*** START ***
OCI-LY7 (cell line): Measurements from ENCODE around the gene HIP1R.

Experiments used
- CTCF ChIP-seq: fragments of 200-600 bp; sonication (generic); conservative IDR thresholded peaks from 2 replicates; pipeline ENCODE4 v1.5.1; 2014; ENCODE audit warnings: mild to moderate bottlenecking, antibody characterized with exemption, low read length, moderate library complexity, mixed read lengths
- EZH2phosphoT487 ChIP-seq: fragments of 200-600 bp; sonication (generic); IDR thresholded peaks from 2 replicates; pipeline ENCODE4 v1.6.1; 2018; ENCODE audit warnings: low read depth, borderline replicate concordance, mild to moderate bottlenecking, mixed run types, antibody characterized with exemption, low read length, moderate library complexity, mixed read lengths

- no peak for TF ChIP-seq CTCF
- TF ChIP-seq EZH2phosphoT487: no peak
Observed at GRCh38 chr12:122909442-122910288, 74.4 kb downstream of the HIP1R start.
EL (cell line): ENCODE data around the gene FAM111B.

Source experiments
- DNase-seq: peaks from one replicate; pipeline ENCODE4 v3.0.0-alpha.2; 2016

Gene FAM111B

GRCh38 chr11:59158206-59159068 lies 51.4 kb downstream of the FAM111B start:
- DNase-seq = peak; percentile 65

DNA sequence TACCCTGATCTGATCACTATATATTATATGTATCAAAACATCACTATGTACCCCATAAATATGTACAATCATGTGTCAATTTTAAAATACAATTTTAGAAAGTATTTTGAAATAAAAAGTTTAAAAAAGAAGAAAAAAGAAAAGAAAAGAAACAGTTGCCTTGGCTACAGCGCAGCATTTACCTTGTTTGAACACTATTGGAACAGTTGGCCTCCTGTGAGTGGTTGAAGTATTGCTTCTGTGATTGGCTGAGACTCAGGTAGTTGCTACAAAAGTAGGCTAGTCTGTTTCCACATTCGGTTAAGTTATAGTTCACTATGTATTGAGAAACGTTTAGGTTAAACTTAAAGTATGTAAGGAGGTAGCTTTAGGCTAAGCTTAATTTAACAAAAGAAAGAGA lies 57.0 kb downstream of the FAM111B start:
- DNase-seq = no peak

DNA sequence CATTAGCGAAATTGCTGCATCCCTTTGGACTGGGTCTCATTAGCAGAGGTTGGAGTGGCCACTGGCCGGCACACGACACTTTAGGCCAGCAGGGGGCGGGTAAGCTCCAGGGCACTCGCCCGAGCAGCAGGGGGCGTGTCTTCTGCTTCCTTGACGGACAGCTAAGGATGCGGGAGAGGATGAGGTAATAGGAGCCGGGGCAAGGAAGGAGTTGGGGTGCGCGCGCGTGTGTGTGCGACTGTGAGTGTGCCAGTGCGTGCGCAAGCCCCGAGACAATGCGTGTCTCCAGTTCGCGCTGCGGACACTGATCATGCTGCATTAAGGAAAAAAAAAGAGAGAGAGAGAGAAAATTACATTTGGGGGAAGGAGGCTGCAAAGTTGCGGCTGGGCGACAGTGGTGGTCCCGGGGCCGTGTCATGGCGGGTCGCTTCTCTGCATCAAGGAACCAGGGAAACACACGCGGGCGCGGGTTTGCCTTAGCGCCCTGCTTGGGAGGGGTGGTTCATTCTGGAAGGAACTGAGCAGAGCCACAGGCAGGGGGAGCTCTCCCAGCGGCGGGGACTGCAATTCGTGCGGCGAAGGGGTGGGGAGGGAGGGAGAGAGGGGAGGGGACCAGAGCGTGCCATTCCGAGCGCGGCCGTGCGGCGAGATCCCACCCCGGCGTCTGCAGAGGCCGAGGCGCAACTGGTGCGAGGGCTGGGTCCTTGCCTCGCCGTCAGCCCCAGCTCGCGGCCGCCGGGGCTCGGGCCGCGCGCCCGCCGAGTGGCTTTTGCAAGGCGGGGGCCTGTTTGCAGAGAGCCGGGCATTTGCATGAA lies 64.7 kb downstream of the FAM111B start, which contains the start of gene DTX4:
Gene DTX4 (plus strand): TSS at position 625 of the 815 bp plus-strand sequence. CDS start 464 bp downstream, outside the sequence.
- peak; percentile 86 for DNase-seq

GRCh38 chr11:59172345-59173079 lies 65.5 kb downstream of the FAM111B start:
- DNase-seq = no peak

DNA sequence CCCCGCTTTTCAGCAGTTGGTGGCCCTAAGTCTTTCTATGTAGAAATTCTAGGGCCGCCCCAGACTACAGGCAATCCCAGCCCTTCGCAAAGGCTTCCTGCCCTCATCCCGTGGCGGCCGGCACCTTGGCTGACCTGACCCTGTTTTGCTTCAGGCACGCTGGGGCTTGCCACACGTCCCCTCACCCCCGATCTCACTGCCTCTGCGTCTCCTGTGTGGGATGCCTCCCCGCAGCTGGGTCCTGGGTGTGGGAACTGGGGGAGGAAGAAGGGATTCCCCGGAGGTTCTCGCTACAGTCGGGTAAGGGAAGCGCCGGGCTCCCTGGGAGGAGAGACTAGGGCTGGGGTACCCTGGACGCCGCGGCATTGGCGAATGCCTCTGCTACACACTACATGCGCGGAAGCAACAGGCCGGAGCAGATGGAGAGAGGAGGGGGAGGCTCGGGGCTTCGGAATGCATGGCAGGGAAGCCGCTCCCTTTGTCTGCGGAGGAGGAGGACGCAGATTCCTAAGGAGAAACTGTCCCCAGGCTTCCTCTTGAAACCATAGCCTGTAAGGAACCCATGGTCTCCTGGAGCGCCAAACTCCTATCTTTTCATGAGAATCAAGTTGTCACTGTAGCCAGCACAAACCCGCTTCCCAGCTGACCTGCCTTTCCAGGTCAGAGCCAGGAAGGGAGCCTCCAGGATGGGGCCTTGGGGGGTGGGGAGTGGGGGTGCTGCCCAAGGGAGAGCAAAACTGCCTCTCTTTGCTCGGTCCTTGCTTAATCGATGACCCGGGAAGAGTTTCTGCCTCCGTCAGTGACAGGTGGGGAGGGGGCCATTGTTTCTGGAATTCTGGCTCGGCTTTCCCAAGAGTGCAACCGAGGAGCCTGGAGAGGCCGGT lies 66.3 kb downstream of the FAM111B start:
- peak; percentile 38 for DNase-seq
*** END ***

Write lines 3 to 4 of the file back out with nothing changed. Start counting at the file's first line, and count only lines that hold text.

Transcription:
- CTCF ChIP-seq: fragments of 200-600 bp; sonication (generic); conservative IDR thresholded peaks from 2 replicates; pipeline ENCODE4 v1.5.1; 2014; ENCODE audit warnings: mild to moderate bottlenecking, antibody characterized with exemption, low read length, moderate library complexity, mixed read lengths
- EZH2phosphoT487 ChIP-seq: fragments of 200-600 bp; sonication (generic); IDR thresholded peaks from 2 replicates; pipeline ENCODE4 v1.6.1; 2018; ENCODE audit warnings: low read depth, borderline replicate concordance, mild to moderate bottlenecking, mixed run types, antibody characterized with exemption, low read length, moderate library complexity, mixed read lengths